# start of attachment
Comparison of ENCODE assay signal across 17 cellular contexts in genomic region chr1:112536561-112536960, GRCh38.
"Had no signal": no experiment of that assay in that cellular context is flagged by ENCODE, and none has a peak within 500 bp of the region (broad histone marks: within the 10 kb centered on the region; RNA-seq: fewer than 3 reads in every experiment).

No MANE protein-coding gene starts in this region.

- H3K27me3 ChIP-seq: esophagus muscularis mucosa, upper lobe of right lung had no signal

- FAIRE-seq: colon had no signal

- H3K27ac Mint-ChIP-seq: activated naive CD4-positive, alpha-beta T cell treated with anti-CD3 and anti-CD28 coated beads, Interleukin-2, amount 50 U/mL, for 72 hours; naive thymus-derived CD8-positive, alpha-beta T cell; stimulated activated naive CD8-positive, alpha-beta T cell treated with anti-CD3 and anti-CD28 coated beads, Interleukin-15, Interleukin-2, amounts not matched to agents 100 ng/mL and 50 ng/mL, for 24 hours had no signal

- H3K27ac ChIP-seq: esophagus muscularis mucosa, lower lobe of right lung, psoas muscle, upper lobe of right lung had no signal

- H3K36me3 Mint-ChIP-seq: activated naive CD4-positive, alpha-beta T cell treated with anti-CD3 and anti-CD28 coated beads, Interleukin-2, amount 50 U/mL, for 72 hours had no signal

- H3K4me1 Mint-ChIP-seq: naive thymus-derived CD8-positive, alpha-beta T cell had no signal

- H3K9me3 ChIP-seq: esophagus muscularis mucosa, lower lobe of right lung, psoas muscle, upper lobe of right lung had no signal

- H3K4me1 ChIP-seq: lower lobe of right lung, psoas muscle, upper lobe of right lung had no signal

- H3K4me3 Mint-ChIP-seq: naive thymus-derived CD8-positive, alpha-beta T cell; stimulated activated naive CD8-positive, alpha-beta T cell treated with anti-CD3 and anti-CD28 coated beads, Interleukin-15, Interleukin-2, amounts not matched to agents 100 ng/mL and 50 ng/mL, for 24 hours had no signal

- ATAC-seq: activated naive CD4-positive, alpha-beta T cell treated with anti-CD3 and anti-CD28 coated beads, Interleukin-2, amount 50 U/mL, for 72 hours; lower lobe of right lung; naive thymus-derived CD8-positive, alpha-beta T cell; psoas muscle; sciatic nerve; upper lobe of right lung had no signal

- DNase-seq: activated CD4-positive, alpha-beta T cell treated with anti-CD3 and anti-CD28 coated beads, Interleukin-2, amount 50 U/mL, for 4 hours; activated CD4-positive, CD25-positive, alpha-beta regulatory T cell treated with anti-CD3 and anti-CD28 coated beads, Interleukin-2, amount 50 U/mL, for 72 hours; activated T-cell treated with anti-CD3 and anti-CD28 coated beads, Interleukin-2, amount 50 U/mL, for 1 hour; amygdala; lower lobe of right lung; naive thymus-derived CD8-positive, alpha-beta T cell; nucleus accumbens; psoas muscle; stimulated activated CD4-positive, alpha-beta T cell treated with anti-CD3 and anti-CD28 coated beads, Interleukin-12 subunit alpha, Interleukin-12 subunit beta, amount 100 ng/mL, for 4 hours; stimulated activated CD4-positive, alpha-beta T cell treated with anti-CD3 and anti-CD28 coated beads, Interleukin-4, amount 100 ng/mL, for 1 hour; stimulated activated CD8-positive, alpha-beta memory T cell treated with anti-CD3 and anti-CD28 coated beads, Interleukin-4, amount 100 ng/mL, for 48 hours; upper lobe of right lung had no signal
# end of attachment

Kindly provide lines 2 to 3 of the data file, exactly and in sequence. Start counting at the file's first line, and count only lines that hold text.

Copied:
"Had no signal": no experiment of that assay in that cellular context is flagged by ENCODE, and none has a peak within 500 bp of the region (broad histone marks: within the 10 kb centered on the region; RNA-seq: fewer than 3 reads in every experiment).

No MANE protein-coding gene starts in this region.